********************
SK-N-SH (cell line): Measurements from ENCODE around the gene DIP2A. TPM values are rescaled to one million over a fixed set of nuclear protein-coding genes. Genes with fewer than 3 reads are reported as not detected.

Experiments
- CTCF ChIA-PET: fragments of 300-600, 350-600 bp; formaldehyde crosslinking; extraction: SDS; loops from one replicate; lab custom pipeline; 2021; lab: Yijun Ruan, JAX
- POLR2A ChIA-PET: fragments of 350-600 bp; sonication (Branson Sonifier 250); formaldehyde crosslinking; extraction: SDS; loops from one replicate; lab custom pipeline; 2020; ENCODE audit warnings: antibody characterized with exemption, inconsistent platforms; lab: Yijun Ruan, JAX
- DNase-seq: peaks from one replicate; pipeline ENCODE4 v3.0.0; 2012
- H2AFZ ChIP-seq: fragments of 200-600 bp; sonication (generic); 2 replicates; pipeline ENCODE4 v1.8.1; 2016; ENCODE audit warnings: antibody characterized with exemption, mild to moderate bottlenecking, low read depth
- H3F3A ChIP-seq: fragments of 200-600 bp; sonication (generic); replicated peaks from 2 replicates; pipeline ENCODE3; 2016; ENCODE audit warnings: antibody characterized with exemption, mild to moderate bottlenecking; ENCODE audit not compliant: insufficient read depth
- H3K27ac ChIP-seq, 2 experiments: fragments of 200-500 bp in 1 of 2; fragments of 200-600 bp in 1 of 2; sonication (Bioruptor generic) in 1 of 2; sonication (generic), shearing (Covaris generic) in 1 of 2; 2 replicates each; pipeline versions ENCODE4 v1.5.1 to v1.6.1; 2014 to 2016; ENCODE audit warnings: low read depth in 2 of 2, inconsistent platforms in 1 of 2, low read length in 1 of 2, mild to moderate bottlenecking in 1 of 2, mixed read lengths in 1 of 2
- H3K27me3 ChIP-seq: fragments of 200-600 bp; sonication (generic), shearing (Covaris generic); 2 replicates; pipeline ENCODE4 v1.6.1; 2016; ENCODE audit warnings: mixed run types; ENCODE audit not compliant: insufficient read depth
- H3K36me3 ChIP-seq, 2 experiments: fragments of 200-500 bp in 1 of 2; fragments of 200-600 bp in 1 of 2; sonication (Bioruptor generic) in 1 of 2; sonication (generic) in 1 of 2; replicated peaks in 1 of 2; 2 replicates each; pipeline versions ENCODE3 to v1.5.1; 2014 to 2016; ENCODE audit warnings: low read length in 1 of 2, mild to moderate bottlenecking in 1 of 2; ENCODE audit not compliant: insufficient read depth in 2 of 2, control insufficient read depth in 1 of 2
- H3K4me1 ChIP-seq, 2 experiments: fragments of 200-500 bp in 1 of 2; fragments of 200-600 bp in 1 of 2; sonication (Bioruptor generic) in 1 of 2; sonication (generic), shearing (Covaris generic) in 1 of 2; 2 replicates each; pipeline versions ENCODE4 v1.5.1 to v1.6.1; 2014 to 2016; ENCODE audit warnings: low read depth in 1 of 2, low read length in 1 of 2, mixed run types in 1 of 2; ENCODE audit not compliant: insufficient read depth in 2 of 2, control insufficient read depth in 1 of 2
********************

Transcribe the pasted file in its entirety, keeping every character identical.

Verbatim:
SK-N-SH (cell line): Measurements from ENCODE around the gene DIP2A. TPM values are rescaled to one million over a fixed set of nuclear protein-coding genes. Genes with fewer than 3 reads are reported as not detected.

Experiments
- CTCF ChIA-PET: fragments of 300-600, 350-600 bp; formaldehyde crosslinking; extraction: SDS; loops from one replicate; lab custom pipeline; 2021; lab: Yijun Ruan, JAX
- POLR2A ChIA-PET: fragments of 350-600 bp; sonication (Branson Sonifier 250); formaldehyde crosslinking; extraction: SDS; loops from one replicate; lab custom pipeline; 2020; ENCODE audit warnings: antibody characterized with exemption, inconsistent platforms; lab: Yijun Ruan, JAX
- DNase-seq: peaks from one replicate; pipeline ENCODE4 v3.0.0; 2012
- H2AFZ ChIP-seq: fragments of 200-600 bp; sonication (generic); 2 replicates; pipeline ENCODE4 v1.8.1; 2016; ENCODE audit warnings: antibody characterized with exemption, mild to moderate bottlenecking, low read depth
- H3F3A ChIP-seq: fragments of 200-600 bp; sonication (generic); replicated peaks from 2 replicates; pipeline ENCODE3; 2016; ENCODE audit warnings: antibody characterized with exemption, mild to moderate bottlenecking; ENCODE audit not compliant: insufficient read depth
- H3K27ac ChIP-seq, 2 experiments: fragments of 200-500 bp in 1 of 2; fragments of 200-600 bp in 1 of 2; sonication (Bioruptor generic) in 1 of 2; sonication (generic), shearing (Covaris generic) in 1 of 2; 2 replicates each; pipeline versions ENCODE4 v1.5.1 to v1.6.1; 2014 to 2016; ENCODE audit warnings: low read depth in 2 of 2, inconsistent platforms in 1 of 2, low read length in 1 of 2, mild to moderate bottlenecking in 1 of 2, mixed read lengths in 1 of 2
- H3K27me3 ChIP-seq: fragments of 200-600 bp; sonication (generic), shearing (Covaris generic); 2 replicates; pipeline ENCODE4 v1.6.1; 2016; ENCODE audit warnings: mixed run types; ENCODE audit not compliant: insufficient read depth
- H3K36me3 ChIP-seq, 2 experiments: fragments of 200-500 bp in 1 of 2; fragments of 200-600 bp in 1 of 2; sonication (Bioruptor generic) in 1 of 2; sonication (generic) in 1 of 2; replicated peaks in 1 of 2; 2 replicates each; pipeline versions ENCODE3 to v1.5.1; 2014 to 2016; ENCODE audit warnings: low read length in 1 of 2, mild to moderate bottlenecking in 1 of 2; ENCODE audit not compliant: insufficient read depth in 2 of 2, control insufficient read depth in 1 of 2
- H3K4me1 ChIP-seq, 2 experiments: fragments of 200-500 bp in 1 of 2; fragments of 200-600 bp in 1 of 2; sonication (Bioruptor generic) in 1 of 2; sonication (generic), shearing (Covaris generic) in 1 of 2; 2 replicates each; pipeline versions ENCODE4 v1.5.1 to v1.6.1; 2014 to 2016; ENCODE audit warnings: low read depth in 1 of 2, low read length in 1 of 2, mixed run types in 1 of 2; ENCODE audit not compliant: insufficient read depth in 2 of 2, control insufficient read depth in 1 of 2